Com. v. Bryner

Annotate this Case

438 Pa. Superior Ct. 473 (1995)

652 A.2d 909

COMMONWEALTH of Pennsylvania, Appellee, v. Brady L. BRYNER, Appellant.

Superior Court of Pennsylvania.

Argued October 19, 1994.

Filed January 6, 1995.

*474 James N. Bryant, Millheim, for appellant.

John K. Mort, Asst. Dist. Atty., Mifflintown, for Com., appellee.

Before BECK, HUDOCK and BROSKY, JJ.

*475 HUDOCK, Judge.

"Go to hell, Betsy", when shouted in a public place, is the type of speech that most people would consider annoying, some provocative, and some downright frightening. But, is it "obscene" within the meaning of our statute proscribing disorderly conduct? That is the sole question presented by this appeal.

The facts may be summarized as follows: On September 3, 1993, Appellant was charged with the summary offense of disorderly conduct[1] as the result of refusing to exit Long's Auction Barn following a request to leave. The record reveals that Appellant, while standing near a table set up near the rear of the auction barn, was voicing his views about an ongoing local teachers' strike. He was asked to "hold it down" by Betsy Long, one of the owners of the auction barn. In response, Appellant, in a loud voice, twice told Mrs. Long to "go to hell, Betsy." A public sale, with several hundred people in attendance, was taking place at the time of the exchange. Following his arrest, Appellant was convicted of disorderly conduct before the District Justice. Appellant timely appealed his conviction to the Court of Common Pleas of Juniata County. On February 8, 1994, a hearing de novo was held wherein the trial court found Appellant guilty of the crime charged and sentenced him to a fine of $26.50 and costs of $68.50. This appeal followed. For the following reasons, we reverse.

Because we must determine whether the phrase shouted by Appellant is sufficient to sustain his conviction under the disorderly conduct statute, we must determine "whether, viewing all the evidence admitted at trial, together with all reasonable inferences therefrom, in the light most favorable to the Commonwealth, the trier of fact could have found that each element of the offenses charged was supported by evidence *476 and inferences sufficient in law to prove guilt beyond a reasonable doubt." Commonwealth v. Jackson, 506 Pa. 469, 472-73, 485 A.2d 1102, 1103 (1984). "Moreover, it is the province of the trier of fact to pass upon the credibility of witnesses and the weight to be accorded the evidence produced. The factfinder is free to believe all, part or none of the evidence." Commonwealth v. Tate, 485 Pa. 180, 182, 401 A.2d 353, 354 (1979).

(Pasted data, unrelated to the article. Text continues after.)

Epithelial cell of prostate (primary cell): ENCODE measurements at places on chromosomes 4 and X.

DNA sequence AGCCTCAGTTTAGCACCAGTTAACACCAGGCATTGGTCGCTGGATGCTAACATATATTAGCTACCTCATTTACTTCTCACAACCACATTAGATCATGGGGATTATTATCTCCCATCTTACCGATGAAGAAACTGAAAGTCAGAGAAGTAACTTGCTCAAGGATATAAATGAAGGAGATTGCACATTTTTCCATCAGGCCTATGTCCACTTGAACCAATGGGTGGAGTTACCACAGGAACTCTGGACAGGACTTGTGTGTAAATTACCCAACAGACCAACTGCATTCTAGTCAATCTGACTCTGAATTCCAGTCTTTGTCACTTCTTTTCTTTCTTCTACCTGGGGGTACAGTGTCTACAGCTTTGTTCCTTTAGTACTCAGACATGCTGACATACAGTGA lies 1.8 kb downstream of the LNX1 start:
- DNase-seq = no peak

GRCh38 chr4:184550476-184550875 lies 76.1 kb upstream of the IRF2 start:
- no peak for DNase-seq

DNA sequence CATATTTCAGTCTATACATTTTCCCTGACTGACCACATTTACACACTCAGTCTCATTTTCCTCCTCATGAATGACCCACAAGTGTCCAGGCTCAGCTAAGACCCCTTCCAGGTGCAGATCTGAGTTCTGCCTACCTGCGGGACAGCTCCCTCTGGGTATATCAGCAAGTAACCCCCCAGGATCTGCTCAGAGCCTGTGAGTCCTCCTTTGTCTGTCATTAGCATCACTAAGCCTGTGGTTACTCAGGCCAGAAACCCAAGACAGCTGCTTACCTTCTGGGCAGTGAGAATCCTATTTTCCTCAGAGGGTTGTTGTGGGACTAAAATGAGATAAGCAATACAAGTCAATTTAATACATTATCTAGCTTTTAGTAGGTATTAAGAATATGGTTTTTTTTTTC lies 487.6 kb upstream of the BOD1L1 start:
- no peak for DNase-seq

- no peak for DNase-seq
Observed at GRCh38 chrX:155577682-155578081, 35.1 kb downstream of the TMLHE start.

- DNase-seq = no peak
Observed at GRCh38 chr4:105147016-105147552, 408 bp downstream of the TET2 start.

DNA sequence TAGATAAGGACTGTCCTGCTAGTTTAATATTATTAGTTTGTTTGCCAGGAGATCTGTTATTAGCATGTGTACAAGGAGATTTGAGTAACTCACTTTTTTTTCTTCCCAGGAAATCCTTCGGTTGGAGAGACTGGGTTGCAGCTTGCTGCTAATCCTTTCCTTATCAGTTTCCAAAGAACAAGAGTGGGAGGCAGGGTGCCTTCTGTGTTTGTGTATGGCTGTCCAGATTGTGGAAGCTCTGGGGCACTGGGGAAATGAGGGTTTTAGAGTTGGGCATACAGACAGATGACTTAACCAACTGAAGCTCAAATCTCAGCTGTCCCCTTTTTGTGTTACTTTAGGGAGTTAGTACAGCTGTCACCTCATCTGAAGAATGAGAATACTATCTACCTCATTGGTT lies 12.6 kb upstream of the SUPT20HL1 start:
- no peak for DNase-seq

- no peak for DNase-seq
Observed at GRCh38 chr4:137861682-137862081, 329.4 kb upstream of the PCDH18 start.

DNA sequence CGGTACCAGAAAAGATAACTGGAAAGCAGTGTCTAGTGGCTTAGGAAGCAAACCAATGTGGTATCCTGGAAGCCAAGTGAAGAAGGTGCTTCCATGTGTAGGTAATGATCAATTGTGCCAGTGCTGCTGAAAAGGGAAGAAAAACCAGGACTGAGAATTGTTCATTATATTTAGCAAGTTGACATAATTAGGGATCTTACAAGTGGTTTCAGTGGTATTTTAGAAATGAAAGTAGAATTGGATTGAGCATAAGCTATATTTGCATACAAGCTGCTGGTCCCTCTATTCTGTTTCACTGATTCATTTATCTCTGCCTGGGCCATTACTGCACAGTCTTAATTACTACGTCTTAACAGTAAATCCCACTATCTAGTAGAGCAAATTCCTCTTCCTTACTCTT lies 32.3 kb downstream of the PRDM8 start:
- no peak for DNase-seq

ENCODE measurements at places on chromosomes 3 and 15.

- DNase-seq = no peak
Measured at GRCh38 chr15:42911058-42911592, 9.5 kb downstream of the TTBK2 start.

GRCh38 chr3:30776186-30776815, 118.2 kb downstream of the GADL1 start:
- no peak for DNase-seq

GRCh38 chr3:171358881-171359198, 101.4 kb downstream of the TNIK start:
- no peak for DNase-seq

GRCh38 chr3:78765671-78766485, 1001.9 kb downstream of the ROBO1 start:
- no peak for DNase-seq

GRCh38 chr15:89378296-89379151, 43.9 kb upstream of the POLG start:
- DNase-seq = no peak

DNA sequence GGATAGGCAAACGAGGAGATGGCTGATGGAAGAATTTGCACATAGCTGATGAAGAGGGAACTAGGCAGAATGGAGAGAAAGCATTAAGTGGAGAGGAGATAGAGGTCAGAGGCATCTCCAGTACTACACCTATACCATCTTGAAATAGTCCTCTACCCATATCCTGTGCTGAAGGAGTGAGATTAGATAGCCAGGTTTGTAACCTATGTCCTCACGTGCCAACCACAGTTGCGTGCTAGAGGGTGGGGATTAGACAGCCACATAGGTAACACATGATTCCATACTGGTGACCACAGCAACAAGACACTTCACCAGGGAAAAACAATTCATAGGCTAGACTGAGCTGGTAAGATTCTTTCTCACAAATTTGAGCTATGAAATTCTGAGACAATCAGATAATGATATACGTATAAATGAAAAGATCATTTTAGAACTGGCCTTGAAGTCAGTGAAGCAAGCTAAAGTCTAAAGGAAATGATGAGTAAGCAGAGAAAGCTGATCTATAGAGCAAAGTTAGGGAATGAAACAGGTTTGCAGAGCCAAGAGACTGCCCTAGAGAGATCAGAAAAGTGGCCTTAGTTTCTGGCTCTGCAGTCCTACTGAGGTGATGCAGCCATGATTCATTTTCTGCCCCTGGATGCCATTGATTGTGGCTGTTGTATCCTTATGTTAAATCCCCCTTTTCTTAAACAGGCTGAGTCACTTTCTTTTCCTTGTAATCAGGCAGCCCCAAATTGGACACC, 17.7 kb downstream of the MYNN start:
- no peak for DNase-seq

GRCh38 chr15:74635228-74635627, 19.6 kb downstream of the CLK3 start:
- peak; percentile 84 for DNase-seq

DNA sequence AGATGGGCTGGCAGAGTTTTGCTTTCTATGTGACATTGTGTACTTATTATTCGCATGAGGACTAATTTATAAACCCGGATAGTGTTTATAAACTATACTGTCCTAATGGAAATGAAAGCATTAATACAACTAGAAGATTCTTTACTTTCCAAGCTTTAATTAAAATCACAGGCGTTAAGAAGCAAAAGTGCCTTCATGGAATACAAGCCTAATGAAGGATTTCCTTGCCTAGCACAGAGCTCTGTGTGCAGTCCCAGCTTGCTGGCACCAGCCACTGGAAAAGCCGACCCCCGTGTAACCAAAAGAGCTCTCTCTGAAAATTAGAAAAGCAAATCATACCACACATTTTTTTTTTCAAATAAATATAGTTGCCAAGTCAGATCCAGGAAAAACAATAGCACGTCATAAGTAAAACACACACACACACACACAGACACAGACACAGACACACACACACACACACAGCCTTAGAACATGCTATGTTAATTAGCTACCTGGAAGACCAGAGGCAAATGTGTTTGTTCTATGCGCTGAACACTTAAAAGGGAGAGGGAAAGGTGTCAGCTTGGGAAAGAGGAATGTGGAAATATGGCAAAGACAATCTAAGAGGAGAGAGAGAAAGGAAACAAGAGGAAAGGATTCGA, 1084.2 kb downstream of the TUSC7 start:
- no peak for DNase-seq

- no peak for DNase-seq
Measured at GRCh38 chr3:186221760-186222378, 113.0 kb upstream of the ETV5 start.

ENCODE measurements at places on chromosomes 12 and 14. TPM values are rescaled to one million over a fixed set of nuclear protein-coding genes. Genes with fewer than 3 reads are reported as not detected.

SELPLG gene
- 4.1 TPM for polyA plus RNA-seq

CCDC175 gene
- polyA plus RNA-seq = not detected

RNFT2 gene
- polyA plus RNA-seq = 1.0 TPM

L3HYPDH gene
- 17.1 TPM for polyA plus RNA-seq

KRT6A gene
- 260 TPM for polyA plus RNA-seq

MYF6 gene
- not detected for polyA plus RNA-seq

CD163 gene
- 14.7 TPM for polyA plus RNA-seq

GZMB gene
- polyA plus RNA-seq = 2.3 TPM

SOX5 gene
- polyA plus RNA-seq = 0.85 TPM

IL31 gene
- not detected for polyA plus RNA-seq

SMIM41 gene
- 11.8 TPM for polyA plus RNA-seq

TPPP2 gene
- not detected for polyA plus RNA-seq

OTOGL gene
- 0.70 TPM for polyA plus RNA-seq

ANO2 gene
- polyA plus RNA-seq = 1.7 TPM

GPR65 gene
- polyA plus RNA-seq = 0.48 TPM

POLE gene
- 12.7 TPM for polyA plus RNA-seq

Section 5503 of the Pennsylvania Crimes Code provides, in pertinent part:

(a) Offense defined. A person is guilty of disorderly conduct if, with intent to cause public inconvenience, annoyance or alarm, or recklessly creating a risk thereof, he: * * * * * * (3) uses obscene language, or makes an obscene gesture[.]

18 Pa.C.S. § 5503(a)(3). Since Appellant was charged only under this subsection, to be guilty he must have used obscene language with the intent to cause public inconvenience, annoyance or alarm.

On appeal, Appellant argues that there is insufficient evidence to sustain his conviction because the phrase "go to hell, Betsy" is neither obscene nor constitutes "fighting words" under 18 Pa.C.S. § 5503(a)(3). Appellant also claims that there was no evidence presented to establish an intent to cause public inconvenience.

Before addressing the merits of Appellant's claim, we first note that section 5503 has been held to be constitutional. In Commonwealth v. Mastrangelo, 489 Pa. 254, 414 A.2d 54 (1980), cert. den., 449 U.S. 894, 101 S. Ct. 259, 66 L. Ed. 2d 124, our Supreme Court determined that the disorderly conduct statute was neither overbroad nor vague and thus, did not violate the First Amendment to the United States Constitution.

We must then determine whether Appellant's words "go to hell, Betsy," are criminal under section 5503(a)(3). To do so, *477 we must first satisfy ourselves that a conviction under this subsection does not offend one's First Amendment right of free speech. We recognize that freedom of speech is not absolute. In Chaplinsky v. New Hampshire, 315 U.S. 568, 62 S. Ct. 766, 86 L. Ed. 1031 (1942), it was explained that:

Allowing the broadest scope to the language and purpose of the Fourteenth Amendment, it is well understood that the right of free speech is not absolute at all times and under all circumstances. There are certain well-defined and narrowly limited classes of speech, the prevention and punishment of which has never been thought to raise any Constitutional problem. These include the lewd and obscene, the profane, the libelous, and the insulting or "fighting" words those which by their very utterance inflict injury or tend to incite an immediate breach of the peace.